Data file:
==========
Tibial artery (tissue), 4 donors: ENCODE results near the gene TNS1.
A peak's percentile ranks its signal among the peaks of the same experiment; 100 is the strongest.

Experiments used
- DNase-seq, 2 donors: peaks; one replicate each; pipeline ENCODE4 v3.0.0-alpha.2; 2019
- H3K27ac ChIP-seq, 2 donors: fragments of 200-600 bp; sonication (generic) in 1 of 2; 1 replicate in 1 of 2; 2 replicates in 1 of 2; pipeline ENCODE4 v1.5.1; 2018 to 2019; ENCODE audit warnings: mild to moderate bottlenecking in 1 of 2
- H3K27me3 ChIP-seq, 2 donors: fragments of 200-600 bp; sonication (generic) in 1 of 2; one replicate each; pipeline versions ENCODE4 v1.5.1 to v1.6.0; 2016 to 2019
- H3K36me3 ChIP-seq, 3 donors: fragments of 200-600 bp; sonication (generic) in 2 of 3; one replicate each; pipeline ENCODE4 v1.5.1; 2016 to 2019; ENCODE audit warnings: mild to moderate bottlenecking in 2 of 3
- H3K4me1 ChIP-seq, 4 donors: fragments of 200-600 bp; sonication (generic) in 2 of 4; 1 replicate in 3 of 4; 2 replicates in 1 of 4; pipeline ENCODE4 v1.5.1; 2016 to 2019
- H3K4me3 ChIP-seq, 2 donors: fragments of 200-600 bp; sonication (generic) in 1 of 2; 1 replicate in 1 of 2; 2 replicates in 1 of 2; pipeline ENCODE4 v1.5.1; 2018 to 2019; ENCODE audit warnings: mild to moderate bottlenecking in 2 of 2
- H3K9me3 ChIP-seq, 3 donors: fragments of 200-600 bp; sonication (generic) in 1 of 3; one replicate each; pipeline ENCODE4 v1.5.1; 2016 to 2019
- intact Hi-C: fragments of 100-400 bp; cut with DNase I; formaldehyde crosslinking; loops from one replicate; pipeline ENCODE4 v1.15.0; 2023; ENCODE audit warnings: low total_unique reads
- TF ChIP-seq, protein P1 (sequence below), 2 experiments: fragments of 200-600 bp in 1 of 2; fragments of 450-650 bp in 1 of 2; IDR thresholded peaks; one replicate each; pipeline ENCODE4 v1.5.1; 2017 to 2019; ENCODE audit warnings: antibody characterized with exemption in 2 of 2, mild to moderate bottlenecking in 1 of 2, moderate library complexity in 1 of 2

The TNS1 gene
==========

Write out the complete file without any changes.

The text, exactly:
Tibial artery (tissue), 4 donors: ENCODE results near the gene TNS1.
A peak's percentile ranks its signal among the peaks of the same experiment; 100 is the strongest.

Experiments used
- DNase-seq, 2 donors: peaks; one replicate each; pipeline ENCODE4 v3.0.0-alpha.2; 2019
- H3K27ac ChIP-seq, 2 donors: fragments of 200-600 bp; sonication (generic) in 1 of 2; 1 replicate in 1 of 2; 2 replicates in 1 of 2; pipeline ENCODE4 v1.5.1; 2018 to 2019; ENCODE audit warnings: mild to moderate bottlenecking in 1 of 2
- H3K27me3 ChIP-seq, 2 donors: fragments of 200-600 bp; sonication (generic) in 1 of 2; one replicate each; pipeline versions ENCODE4 v1.5.1 to v1.6.0; 2016 to 2019
- H3K36me3 ChIP-seq, 3 donors: fragments of 200-600 bp; sonication (generic) in 2 of 3; one replicate each; pipeline ENCODE4 v1.5.1; 2016 to 2019; ENCODE audit warnings: mild to moderate bottlenecking in 2 of 3
- H3K4me1 ChIP-seq, 4 donors: fragments of 200-600 bp; sonication (generic) in 2 of 4; 1 replicate in 3 of 4; 2 replicates in 1 of 4; pipeline ENCODE4 v1.5.1; 2016 to 2019
- H3K4me3 ChIP-seq, 2 donors: fragments of 200-600 bp; sonication (generic) in 1 of 2; 1 replicate in 1 of 2; 2 replicates in 1 of 2; pipeline ENCODE4 v1.5.1; 2018 to 2019; ENCODE audit warnings: mild to moderate bottlenecking in 2 of 2
- H3K9me3 ChIP-seq, 3 donors: fragments of 200-600 bp; sonication (generic) in 1 of 3; one replicate each; pipeline ENCODE4 v1.5.1; 2016 to 2019
- intact Hi-C: fragments of 100-400 bp; cut with DNase I; formaldehyde crosslinking; loops from one replicate; pipeline ENCODE4 v1.15.0; 2023; ENCODE audit warnings: low total_unique reads
- TF ChIP-seq, protein P1 (sequence below), 2 experiments: fragments of 200-600 bp in 1 of 2; fragments of 450-650 bp in 1 of 2; IDR thresholded peaks; one replicate each; pipeline ENCODE4 v1.5.1; 2017 to 2019; ENCODE audit warnings: antibody characterized with exemption in 2 of 2, mild to moderate bottlenecking in 1 of 2, moderate library complexity in 1 of 2

The TNS1 gene